Under Nebraska law, if your marriage is annulled, it is as if it never happened. Even in 2019, there are still some people who believe that divorce carries a stigma, so opt to pursue an annulment instead. A civil annulment is not the same as a religious annulment, which can only be granted by a church and has no legal effect on your marriage in Nebraska.
Nebraska allows for an annulment only under certain conditions:
- If your marriage is prohibited by law (for example, If you or your spouse are too closely related to be married, making the marriage illegal)
- If you or your spouse were unable to consent to the marriage because of a mental condition
- If you or your spouse were induced to marry because of threat or fraud
- If you or your spouse were already married to someone else (bigamy)
- If you or your spouse were impotent at the time you married
To obtain an annulment in Nebraska, either you or your spouse must be a resident at the time you file your Complaint for Annulment in the district court of the county where you live. The judge will hold a hearing and make a determination based on your testimony and other evidence.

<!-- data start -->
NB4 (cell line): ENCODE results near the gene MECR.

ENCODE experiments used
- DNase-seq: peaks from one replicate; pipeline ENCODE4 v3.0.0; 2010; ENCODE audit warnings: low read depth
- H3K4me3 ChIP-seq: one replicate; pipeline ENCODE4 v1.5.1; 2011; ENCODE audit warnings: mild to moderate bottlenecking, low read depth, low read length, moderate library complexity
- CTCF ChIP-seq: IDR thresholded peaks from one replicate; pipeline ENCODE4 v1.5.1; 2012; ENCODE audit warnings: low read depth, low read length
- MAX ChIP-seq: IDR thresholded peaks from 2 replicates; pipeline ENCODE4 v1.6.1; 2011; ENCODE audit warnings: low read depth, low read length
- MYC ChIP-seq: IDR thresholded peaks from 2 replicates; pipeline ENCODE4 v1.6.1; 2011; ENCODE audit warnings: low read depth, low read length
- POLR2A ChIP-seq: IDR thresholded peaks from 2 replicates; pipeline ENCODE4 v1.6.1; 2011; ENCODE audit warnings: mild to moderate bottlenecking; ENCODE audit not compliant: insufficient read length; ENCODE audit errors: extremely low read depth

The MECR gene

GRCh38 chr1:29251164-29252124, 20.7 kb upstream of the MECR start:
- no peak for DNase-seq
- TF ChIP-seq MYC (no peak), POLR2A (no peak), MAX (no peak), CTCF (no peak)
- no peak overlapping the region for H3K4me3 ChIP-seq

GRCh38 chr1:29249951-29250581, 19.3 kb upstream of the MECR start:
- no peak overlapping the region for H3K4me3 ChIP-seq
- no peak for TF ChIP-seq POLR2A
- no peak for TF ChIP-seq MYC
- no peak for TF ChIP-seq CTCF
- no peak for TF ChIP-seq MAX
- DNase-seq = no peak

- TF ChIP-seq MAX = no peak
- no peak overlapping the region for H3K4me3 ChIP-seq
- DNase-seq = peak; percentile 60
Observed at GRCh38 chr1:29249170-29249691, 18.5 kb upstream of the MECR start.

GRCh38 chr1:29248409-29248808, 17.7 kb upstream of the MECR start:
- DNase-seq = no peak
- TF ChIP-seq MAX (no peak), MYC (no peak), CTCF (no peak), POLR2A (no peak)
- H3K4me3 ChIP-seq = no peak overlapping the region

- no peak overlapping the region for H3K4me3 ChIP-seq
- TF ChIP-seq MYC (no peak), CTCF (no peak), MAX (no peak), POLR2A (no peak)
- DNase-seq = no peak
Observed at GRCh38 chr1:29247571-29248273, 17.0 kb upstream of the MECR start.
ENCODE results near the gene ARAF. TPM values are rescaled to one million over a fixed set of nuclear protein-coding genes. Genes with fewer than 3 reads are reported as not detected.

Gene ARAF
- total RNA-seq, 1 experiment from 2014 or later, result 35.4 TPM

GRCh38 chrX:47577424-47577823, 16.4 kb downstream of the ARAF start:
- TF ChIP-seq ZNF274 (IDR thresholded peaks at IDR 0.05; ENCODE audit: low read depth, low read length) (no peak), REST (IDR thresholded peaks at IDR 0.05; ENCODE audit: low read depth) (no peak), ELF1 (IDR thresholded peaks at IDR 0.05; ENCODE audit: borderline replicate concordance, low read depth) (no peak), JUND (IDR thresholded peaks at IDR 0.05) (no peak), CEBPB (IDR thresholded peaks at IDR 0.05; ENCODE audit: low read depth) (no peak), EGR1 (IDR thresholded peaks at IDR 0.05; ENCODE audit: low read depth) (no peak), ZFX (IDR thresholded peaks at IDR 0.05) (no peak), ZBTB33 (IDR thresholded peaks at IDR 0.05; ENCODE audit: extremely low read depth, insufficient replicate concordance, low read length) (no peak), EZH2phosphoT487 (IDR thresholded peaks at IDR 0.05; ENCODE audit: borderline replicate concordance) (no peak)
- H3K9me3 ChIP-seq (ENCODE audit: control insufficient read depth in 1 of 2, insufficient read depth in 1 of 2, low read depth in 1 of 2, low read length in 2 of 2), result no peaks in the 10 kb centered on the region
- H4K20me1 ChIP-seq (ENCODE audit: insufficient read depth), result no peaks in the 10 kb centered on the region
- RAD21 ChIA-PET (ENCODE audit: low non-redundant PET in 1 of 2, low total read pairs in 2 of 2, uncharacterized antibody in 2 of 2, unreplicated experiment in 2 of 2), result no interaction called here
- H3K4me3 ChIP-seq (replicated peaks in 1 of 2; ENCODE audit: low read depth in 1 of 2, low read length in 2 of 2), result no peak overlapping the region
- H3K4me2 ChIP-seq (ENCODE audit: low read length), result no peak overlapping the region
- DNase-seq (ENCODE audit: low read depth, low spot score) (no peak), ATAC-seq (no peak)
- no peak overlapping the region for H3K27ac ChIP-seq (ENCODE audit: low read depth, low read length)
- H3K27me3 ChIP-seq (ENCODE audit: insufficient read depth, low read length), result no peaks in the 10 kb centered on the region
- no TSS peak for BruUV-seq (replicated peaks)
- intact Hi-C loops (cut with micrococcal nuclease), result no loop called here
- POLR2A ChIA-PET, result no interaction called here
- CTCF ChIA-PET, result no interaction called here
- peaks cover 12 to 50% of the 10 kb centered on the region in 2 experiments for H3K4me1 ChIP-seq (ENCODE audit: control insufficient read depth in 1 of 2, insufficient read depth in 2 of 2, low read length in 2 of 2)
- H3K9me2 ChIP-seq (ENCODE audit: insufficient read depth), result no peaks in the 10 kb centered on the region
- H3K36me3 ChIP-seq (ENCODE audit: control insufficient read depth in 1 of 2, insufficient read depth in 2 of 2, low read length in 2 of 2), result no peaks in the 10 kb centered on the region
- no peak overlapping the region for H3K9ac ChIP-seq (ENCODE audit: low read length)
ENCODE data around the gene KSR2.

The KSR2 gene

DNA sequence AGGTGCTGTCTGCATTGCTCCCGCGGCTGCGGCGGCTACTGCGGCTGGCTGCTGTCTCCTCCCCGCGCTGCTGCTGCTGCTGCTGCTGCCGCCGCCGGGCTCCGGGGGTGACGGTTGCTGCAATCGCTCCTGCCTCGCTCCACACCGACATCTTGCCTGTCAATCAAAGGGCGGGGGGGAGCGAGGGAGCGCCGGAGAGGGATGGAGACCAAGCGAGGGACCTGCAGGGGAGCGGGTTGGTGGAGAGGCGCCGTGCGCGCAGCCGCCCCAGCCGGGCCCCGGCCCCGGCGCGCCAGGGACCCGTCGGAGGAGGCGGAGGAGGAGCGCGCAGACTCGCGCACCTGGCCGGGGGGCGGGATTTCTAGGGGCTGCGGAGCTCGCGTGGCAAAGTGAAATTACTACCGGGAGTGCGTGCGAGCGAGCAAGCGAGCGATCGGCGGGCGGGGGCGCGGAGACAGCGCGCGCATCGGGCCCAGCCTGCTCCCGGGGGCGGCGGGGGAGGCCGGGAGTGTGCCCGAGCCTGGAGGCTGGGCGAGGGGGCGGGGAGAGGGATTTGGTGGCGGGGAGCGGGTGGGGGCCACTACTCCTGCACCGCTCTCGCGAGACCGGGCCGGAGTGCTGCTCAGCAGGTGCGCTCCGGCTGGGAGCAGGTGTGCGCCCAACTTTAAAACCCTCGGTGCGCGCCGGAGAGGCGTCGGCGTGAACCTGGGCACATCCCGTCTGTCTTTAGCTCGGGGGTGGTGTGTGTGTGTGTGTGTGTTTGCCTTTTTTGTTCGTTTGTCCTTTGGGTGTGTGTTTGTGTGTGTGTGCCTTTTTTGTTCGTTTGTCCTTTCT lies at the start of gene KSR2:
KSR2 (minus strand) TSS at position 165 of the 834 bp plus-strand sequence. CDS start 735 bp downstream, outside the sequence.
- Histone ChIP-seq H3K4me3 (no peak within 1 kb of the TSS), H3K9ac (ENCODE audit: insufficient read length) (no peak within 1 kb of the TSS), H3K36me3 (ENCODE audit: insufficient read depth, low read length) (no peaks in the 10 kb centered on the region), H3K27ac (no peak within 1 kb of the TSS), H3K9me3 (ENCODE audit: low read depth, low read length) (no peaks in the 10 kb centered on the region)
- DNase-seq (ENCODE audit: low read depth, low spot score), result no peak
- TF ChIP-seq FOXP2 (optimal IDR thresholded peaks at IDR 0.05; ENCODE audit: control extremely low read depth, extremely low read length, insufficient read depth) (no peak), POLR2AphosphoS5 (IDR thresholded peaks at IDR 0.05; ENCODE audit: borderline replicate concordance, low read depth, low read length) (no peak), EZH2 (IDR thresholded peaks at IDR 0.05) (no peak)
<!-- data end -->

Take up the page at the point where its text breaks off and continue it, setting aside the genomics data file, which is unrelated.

Once your marriage is annulled, it is as if you were never married. If there are children from the marriage, a parenting plan and financial support order will be put into place. A spouse from an annulment may also be eligible for alimony if it is appropriate.
When it comes to the division of property for a short-term marriage, each spouse will leave the marriage with what they came into it with, depending on the title on the property and the duration of the marriage. If you and your spouse held joint title to any property, it is divided equally. If the annulment is granted after a longer period of marriage, a judge will divide marital property based on fairness.
Your legal team at Koenig|Dunne understands the nuances and complexities of family law, and we are here to help guide you through the process.